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# why scipy cause my program slow?

 Why the exec time of test(readdata()) and test(randomdata()) of following program is different? my test file 150Hz10dB.wav has 2586024 samples, so I set randomdata function to return a list with 2586024 samples. the exec result is: 2586024 10.8603842736 2586024 2.16525233979 test(randomdata()) is 5x faster than test(readdata()) if I remove "from scipy import *" then I get the following result: 2586024 2.21851601473 2586024 2.13885042216 So, what the problem with scipy? Python 2.4.2, scipy ver. 0.5.1 import wave from scipy import * from time import * import random from array import array def readdata(): f = wave.open("150Hz10dB.wav", "rb") t = f.getparams() SampleRate = t[2] data = array("h", f.readframes(t[3])) f.close() left = data[0::2] mean = sum(left)/float(len(left)) left = [abs(x-mean) for x in left] return left def randomdata(): return [random.random()*32768.0 for i in xrange(2586024)] def test(data): print len(data) print type(data) envelop = [] e = 0.0 ga, gr = 0.977579425259, 0.999773268338 ga1, gr1 = 1.0 - ga, 1.0 - gr start = clock() for x in data: if e < x: e *= ga e += ga1*x else: e *= gr e += gr1*x envelop.append(e) print clock() - start return envelop test(readdata()) test(randomdata()) Jan 16 '07 #1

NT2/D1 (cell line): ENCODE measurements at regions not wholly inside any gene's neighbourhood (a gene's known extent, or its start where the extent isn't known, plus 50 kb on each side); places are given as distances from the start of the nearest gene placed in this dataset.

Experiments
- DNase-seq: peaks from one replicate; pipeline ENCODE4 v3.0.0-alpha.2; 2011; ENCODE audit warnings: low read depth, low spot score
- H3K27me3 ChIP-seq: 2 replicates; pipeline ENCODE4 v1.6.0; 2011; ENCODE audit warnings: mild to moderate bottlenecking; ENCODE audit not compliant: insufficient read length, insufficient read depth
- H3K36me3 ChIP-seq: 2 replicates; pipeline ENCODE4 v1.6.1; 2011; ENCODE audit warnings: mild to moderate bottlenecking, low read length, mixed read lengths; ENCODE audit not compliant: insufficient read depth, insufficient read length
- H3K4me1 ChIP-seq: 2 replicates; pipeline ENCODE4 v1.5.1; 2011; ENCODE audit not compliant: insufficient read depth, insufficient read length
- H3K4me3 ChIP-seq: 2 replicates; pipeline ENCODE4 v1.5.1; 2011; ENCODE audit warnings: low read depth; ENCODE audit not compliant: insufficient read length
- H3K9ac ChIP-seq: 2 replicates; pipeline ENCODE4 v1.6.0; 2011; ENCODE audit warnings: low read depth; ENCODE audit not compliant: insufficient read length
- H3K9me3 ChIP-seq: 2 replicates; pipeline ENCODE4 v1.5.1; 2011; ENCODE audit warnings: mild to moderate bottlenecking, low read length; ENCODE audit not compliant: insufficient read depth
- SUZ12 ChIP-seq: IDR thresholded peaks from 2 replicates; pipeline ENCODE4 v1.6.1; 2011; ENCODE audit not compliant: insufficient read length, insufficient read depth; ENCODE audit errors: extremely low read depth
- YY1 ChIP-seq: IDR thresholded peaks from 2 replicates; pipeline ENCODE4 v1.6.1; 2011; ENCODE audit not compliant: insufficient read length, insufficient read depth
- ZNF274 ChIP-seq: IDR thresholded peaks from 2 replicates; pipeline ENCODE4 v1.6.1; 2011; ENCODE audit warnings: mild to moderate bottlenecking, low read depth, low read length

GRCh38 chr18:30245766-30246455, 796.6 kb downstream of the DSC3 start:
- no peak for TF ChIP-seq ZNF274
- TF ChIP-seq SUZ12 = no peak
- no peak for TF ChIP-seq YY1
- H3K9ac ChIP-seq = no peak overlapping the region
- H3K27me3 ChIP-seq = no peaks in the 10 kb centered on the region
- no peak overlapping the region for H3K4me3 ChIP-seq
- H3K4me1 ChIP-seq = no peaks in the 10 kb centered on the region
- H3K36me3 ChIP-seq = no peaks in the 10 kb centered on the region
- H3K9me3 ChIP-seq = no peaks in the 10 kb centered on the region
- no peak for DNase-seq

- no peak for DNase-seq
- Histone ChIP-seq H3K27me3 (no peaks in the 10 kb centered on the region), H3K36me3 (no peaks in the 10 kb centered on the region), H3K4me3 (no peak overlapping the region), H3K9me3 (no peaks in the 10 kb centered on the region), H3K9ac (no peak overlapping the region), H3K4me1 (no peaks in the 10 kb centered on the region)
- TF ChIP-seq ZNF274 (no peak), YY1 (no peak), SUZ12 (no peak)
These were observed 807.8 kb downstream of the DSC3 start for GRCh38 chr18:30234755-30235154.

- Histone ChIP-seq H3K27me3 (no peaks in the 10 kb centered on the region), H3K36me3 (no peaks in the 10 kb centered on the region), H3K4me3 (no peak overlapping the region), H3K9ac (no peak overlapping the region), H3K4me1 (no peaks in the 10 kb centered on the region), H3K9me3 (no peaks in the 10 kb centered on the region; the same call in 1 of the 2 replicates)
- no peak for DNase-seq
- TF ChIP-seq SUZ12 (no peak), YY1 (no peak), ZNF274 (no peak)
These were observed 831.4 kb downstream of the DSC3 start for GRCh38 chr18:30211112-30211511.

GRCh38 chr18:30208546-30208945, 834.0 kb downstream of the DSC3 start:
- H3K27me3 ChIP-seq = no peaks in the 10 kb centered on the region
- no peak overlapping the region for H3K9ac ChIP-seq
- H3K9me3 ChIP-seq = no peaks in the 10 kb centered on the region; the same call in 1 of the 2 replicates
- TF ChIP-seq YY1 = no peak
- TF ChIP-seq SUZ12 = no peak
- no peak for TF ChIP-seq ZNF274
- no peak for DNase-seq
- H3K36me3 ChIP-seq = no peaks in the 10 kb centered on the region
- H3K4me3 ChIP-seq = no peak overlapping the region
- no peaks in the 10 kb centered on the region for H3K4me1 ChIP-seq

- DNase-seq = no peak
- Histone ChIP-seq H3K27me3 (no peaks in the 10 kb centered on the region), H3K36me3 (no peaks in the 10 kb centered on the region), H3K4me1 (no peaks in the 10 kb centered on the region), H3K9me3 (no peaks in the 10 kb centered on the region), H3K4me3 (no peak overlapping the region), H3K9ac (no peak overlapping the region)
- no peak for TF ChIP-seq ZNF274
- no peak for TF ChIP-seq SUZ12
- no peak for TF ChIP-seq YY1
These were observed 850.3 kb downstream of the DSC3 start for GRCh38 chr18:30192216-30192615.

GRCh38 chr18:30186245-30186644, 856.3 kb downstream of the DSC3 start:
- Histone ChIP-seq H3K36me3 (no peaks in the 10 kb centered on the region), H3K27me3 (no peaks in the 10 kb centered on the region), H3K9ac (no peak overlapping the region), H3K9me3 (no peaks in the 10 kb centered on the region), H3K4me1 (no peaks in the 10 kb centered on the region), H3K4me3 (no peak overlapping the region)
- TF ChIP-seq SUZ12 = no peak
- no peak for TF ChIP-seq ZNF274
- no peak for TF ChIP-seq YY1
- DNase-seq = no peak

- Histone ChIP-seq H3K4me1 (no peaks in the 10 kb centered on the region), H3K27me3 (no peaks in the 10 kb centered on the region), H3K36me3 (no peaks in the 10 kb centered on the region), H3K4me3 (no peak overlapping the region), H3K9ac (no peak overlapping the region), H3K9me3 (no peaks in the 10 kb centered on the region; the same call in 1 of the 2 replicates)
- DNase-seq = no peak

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 HYRY wrote: Why the exec time of test(readdata()) and test(randomdata()) of following program is different? my test file 150Hz10dB.wav has 2586024 samples, so I set randomdata function to return a list with 2586024 samples. the exec result is: 2586024 10.8603842736 2586024 2.16525233979 test(randomdata()) is 5x faster than test(readdata()) if I remove "from scipy import *" then I get the following result: 2586024 2.21851601473 2586024 2.13885042216 So, what the problem with scipy? You're importing (through scipy) numpy's sum() function. The result type of that function is a numpy scalar type. The set of scalar types was introduced for a number of reasons, mostly having to do with being able to represent the full range of numerical datatypes that Python does not have builtin types for. Unfortunately, the code paths that get executed when arithmetic is performed sith such scalars are still suboptimal; I believe they are still going through the full ufunc machinery. -- Robert Kern "I have come to believe that the whole world is an enigma, a harmless enigma that is made terrible by our own mad attempt to interpret it as though it had an underlying truth." -- Umberto Eco Jan 16 '07 #2